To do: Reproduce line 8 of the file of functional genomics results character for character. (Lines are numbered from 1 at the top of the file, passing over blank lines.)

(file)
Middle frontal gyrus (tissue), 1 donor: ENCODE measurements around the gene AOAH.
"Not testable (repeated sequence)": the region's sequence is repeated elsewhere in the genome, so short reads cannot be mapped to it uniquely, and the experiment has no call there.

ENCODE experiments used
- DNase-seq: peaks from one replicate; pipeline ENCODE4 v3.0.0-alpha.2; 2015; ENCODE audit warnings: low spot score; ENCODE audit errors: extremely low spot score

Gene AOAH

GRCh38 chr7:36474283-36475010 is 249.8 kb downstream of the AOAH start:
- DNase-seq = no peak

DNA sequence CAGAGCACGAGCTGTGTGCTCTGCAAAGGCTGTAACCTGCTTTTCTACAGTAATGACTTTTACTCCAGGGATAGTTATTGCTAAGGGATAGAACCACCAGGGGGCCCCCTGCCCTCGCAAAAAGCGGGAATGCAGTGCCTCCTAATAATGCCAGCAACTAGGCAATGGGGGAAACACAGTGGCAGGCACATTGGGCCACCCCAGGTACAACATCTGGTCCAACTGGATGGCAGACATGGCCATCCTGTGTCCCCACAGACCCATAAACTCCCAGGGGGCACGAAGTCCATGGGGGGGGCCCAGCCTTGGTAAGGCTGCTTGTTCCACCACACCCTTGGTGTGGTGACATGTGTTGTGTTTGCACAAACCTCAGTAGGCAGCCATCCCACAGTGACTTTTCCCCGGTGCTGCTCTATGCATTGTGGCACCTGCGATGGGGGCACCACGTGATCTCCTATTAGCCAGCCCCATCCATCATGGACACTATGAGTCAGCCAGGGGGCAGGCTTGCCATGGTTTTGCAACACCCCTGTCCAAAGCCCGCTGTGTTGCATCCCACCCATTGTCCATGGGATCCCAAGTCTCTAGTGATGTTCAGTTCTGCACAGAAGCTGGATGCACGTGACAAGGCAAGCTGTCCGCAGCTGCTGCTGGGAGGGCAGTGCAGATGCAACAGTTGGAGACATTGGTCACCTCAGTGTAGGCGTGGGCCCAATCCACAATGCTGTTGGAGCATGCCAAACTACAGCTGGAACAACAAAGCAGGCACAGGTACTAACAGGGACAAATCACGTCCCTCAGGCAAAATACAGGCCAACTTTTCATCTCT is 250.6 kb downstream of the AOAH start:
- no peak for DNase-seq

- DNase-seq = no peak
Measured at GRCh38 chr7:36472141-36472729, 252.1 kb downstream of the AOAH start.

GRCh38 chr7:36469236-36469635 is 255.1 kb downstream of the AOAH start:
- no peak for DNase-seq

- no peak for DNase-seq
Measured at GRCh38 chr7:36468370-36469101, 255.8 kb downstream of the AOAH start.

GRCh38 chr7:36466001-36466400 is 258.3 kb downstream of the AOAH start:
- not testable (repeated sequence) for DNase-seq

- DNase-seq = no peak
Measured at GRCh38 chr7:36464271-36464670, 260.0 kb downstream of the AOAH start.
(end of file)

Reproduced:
DNA sequence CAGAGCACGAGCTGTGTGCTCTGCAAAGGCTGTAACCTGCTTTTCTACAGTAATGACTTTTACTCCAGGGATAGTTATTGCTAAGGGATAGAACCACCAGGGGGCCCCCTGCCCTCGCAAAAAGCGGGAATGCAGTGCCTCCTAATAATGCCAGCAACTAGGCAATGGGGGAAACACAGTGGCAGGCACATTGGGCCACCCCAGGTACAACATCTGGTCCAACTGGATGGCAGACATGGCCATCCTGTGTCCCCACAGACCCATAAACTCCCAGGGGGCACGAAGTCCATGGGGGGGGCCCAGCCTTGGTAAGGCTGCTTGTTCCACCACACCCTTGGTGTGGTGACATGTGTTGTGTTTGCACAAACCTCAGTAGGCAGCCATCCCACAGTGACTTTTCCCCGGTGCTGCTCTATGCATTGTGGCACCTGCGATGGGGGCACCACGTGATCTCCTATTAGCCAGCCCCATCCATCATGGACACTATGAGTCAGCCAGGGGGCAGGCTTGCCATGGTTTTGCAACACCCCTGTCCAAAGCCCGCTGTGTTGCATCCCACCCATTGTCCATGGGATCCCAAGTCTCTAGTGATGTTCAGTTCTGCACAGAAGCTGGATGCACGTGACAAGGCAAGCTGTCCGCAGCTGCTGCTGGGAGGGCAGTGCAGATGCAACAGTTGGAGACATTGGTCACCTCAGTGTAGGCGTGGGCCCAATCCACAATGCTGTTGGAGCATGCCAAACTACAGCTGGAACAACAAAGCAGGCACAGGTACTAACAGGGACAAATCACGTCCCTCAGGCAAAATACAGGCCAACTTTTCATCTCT is 250.6 kb downstream of the AOAH start: